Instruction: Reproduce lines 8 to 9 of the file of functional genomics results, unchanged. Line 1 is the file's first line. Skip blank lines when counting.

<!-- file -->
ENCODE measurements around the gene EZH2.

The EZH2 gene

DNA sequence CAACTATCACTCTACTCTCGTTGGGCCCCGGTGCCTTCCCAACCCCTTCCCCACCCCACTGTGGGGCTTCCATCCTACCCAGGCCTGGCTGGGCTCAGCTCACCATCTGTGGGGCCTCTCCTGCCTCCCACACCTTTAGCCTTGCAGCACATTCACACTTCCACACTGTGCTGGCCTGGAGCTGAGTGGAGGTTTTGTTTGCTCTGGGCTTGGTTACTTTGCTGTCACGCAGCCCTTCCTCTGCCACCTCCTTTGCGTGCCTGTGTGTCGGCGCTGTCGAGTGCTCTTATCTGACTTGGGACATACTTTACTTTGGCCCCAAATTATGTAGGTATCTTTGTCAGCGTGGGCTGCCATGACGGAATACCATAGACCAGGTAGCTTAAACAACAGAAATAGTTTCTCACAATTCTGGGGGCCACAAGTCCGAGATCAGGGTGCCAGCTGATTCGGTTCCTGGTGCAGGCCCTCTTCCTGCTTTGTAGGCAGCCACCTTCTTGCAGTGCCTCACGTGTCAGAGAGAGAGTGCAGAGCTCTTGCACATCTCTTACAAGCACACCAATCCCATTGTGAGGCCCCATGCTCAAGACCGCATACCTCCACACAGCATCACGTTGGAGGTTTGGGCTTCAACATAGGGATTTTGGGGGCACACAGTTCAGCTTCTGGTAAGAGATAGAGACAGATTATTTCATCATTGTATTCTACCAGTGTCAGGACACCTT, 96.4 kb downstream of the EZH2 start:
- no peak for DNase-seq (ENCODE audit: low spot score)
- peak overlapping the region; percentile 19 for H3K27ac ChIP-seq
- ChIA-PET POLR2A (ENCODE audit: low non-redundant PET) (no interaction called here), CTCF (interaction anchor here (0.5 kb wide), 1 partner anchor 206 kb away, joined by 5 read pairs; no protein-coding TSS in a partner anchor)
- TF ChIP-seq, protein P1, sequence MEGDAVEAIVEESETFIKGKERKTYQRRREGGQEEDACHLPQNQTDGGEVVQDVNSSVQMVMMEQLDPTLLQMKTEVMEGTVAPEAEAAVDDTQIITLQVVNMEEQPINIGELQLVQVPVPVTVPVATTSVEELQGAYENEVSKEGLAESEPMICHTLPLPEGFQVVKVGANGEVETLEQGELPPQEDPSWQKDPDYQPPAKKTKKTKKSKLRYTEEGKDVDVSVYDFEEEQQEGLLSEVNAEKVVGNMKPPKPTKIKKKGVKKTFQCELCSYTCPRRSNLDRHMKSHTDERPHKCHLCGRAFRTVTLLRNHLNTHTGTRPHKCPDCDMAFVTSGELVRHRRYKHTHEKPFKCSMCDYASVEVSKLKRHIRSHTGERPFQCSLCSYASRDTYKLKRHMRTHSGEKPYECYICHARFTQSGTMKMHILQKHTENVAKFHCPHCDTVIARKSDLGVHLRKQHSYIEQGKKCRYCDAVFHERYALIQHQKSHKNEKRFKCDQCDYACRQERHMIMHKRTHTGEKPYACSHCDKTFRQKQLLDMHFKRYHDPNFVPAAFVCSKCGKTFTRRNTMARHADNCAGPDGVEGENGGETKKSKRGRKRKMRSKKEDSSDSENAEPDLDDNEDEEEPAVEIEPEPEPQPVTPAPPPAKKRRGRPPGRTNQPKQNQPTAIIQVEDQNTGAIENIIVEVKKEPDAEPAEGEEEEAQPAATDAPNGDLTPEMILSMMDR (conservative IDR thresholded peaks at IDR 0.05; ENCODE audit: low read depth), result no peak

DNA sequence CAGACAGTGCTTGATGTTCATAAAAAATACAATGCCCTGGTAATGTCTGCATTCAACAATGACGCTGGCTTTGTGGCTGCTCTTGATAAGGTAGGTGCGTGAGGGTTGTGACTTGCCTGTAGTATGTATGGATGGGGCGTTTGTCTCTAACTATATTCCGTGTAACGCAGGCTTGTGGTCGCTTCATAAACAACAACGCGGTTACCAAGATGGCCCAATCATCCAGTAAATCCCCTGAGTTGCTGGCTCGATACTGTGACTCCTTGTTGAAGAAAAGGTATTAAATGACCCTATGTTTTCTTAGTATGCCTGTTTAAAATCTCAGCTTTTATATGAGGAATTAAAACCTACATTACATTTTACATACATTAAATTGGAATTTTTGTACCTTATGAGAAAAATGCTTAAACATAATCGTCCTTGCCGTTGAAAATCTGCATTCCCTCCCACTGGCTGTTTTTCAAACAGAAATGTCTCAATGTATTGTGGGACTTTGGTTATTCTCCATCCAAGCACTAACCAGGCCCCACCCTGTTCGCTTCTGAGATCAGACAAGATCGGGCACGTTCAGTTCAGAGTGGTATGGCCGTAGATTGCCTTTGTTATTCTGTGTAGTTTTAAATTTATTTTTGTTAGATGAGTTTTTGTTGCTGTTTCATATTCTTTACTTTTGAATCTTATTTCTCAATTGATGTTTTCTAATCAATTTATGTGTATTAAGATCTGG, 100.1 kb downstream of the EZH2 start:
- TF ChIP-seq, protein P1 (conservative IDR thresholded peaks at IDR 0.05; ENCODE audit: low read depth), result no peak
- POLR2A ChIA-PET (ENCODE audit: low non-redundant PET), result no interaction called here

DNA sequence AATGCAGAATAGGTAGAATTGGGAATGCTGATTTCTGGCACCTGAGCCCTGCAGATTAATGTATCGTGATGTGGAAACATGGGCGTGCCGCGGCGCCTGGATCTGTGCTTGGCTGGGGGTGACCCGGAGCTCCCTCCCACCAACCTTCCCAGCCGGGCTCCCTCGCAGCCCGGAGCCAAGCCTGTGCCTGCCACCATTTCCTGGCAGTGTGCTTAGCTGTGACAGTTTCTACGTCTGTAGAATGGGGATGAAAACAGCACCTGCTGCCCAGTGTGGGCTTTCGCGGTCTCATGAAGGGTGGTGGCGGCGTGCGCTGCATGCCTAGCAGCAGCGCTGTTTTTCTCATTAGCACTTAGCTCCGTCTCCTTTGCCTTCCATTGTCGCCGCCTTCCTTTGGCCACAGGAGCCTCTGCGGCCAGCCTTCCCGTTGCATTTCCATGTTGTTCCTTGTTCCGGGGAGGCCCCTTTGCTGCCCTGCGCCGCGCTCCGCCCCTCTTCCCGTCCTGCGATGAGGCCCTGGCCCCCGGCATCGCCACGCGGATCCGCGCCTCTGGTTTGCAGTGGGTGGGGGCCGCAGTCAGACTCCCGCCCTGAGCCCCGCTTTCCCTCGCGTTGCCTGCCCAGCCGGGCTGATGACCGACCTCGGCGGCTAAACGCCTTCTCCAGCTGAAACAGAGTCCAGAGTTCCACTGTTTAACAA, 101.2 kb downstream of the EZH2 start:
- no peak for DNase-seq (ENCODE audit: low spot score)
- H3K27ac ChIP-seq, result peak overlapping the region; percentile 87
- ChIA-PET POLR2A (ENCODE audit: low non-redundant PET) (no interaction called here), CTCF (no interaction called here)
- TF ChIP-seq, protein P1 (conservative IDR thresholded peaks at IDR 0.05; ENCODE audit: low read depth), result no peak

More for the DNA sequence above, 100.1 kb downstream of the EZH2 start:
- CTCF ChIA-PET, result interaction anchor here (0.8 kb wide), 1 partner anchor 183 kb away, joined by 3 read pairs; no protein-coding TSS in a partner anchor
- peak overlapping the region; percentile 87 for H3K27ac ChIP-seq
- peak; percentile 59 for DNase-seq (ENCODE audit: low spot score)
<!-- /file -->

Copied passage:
DNA sequence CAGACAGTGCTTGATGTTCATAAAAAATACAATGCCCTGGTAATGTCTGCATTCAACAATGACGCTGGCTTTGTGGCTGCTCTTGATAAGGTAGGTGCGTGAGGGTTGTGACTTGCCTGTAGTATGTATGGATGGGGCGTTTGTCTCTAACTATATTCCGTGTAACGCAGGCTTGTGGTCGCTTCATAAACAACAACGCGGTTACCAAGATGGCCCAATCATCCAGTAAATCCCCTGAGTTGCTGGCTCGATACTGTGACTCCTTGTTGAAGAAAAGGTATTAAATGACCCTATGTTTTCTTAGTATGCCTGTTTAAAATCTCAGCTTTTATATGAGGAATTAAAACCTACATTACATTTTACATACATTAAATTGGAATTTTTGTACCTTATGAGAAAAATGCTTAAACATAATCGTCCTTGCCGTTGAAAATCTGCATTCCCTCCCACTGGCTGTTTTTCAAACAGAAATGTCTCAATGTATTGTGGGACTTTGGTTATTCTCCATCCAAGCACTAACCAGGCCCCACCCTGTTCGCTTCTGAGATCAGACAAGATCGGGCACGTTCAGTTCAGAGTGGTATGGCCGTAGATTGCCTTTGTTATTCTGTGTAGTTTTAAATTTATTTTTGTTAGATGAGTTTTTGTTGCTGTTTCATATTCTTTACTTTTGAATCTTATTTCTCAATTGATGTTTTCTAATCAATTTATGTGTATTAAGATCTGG, 100.1 kb downstream of the EZH2 start:
- TF ChIP-seq, protein P1 (conservative IDR thresholded peaks at IDR 0.05; ENCODE audit: low read depth), result no peak